AnalysisFeaturesIsraelpolice brutality

NYPD, KKK, IDF: They’re all the same!

Photo: NYPD arrests a protestor at a Jan. 2023 Palestine demonstration. Credit: Wyatt Souers

As pro-Palestine demonstrations hit their eighth month and as we witness police forces brutally repress these protestors calling for an end to the genocide in Gaza, the relationship between police forces like the New York City Police Department and the Israeli Defense Forces are under intense scrutiny for the shared practices and approaches to policing between the two entities.

This relationship is indicative of a larger pattern of collaboration between U.S. law enforcement agencies and the Israeli military, and the “counterterrorism” tactics which cops learn abroad in Israel against Palestinians is then brought back to be deployed in our own communities. 

Policing after Sept. 11

Collaboration between various U.S. law enforcement agencies and the IDF began in the early 2000s following the Sept. 11 attacks, when the former needed to bolster their surveillance and infiltration tactics. In the wake of these attacks, the NYPD fundamentally shifted the ways it tackled policing, and other police forces across the country followed its lead. 

These police forces turned to Israel, who had such experience in these repression measures and military operations, mainly in the Occupied Palestinian Territories. In 2002, for example, the NYPD was the first police department in the U.S. to send officers to Israel for a “symposium on suicide bombers.”

Since Sept. 11, a cornerstone of this partnership has been the exchange programs that are facilitated by various organizations that include the Anti-Defamation League, the American Jewish Committee’s Project Interchange and the the Jewish Institute for National Security of America. The programs consist of U.S. police officials traveling to Israel where they receive training from the IDF, along with Israeli security experts visiting the United States where they conduct seminars and joint exercises. The training that U.S. police officers receive in Israel covers a range of different topics which include counterterrorism, crowd control, intelligence gathering, infiltration of protests, instructions on media coordination over coverage and surveillance.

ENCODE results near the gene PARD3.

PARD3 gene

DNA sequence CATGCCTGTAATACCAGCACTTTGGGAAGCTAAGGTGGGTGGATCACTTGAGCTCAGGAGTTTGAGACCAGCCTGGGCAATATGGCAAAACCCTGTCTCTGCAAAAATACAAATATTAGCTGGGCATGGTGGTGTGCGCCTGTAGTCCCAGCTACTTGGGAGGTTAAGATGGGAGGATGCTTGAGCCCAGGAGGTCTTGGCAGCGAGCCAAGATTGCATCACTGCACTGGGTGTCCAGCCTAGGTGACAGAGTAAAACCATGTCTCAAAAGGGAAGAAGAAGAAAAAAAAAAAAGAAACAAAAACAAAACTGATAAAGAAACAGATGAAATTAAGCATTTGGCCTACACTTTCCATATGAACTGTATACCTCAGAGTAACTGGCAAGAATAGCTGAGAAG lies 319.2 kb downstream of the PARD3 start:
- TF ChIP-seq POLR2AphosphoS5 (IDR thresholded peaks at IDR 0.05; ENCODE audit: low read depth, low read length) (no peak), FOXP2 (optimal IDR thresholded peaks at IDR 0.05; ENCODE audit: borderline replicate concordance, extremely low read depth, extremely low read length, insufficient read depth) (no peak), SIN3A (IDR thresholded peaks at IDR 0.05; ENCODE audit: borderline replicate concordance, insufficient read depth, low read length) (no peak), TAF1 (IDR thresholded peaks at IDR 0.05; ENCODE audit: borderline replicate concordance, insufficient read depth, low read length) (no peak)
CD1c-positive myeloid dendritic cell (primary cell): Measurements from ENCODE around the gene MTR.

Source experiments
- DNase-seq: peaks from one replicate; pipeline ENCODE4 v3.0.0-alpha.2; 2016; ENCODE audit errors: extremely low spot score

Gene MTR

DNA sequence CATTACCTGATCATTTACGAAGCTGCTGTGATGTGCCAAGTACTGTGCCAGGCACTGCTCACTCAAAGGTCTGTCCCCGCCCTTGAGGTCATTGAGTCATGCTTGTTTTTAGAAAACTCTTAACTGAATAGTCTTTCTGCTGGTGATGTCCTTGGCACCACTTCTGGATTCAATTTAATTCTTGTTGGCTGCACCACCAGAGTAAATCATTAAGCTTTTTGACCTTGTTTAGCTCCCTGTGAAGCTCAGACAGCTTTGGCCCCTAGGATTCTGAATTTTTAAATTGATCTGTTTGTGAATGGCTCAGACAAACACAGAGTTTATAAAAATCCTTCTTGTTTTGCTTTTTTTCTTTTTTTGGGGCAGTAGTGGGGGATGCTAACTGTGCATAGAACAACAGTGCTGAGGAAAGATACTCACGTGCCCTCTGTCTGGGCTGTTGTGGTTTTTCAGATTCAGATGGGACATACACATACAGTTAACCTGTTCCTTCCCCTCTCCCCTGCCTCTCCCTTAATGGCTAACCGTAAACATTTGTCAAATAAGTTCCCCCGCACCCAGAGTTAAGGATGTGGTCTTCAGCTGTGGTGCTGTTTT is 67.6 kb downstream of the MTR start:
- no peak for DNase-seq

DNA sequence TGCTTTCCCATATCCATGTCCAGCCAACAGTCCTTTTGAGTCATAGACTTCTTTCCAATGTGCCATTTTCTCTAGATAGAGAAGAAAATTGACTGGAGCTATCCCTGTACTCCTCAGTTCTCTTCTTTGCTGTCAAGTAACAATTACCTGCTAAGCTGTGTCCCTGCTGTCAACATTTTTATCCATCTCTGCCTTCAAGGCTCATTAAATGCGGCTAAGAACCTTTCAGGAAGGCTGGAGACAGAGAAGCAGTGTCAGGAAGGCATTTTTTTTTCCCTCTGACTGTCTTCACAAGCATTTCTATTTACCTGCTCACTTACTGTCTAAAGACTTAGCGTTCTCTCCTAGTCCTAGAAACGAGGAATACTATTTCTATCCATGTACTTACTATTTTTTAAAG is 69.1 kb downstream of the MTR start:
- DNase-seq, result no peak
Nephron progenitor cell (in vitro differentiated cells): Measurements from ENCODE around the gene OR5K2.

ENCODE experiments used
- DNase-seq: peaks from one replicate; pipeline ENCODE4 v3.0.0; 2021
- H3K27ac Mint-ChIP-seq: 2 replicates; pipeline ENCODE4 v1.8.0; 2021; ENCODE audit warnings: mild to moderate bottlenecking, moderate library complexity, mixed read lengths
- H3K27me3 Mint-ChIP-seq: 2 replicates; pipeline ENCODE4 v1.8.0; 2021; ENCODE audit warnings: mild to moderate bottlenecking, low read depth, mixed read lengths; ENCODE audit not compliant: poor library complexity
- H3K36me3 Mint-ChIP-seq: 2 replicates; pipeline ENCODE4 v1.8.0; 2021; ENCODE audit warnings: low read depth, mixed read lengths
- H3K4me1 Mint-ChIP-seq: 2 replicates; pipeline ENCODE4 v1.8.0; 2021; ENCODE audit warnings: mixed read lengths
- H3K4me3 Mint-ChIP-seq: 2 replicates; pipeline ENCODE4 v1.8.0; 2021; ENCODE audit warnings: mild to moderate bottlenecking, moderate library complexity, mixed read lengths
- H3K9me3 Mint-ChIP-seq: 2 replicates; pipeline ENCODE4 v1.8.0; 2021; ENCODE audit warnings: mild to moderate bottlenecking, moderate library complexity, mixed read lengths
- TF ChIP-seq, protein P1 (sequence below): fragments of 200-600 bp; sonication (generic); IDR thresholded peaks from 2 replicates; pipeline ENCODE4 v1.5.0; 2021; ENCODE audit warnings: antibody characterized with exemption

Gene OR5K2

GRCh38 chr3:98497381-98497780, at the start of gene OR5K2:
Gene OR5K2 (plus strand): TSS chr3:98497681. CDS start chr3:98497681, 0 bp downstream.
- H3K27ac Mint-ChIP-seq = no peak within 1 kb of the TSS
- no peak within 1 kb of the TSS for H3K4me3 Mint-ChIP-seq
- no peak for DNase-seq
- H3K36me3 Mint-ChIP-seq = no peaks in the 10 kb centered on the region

According to a 2018 report by Jewish Voice for Peace and Researching the American-Israeli Alliance:

These exchange programs with Israel facilitate the sharing of practices and technologies between US law enforcement and the Israeli military, police and intelligence agencies; instill militarized logics of security into the civilian sphere, normalizing practices of mass surveillance, criminalization, and the violent repression of communities and movements the government defines as threatening; and deepen ties between US and Israeli officials to shore up support for a shared security model that justifies flagrant human and civil rights violations. 

These tactics used by the IDF — which are first used on Palestinians in the West Bank and the Gaza Strip — are then shared with U.S. law enforcement agencies and brought back to the States. 

From Sept. 11 to “stop and frisk”

In 2011, then-mayor of New York City Michael Bloomberg stated the following during a speech he gave at MIT: “I have my own army in the NYPD, which is the seventh biggest army in the world.”

The Sept. 11 attacks fundamentally transformed the structure of the NYPD, making it a larger force than most countries’ militaries. Year after year the NYPD’s budget only sees an increase — with the 2023 budget reaching a staggering $11.2 billion, with the department investing heavily in surveillance technology and repression efforts. In fact, since Oct. 7, the NYPD has deployed the counterterrorism unit against pro-Palestine demonstrations across the city. 

In the wake of Sept. 11, the NYPD ramped up its surveillance of Muslim and Arab communities, a program used to track them at home, school, mosques, restaurants and so on. The passing of the Patriot Act at the federal level made it that much easier for governments to surveil people and communities in the name of national security. 

During his tenure as mayor, Bloomberg implemented the disastrous policy of ”stop and frisk”, where police officers could stop any individual on the street that they suspected was committing or about to commit a crime. Indicative of the collaboration efforts between the NYPD and IDF, Israel passed its own “stop and frisk” law in Feb. 2016 to allow for the harassment of Palestinian teenagers by Israeli soldiers.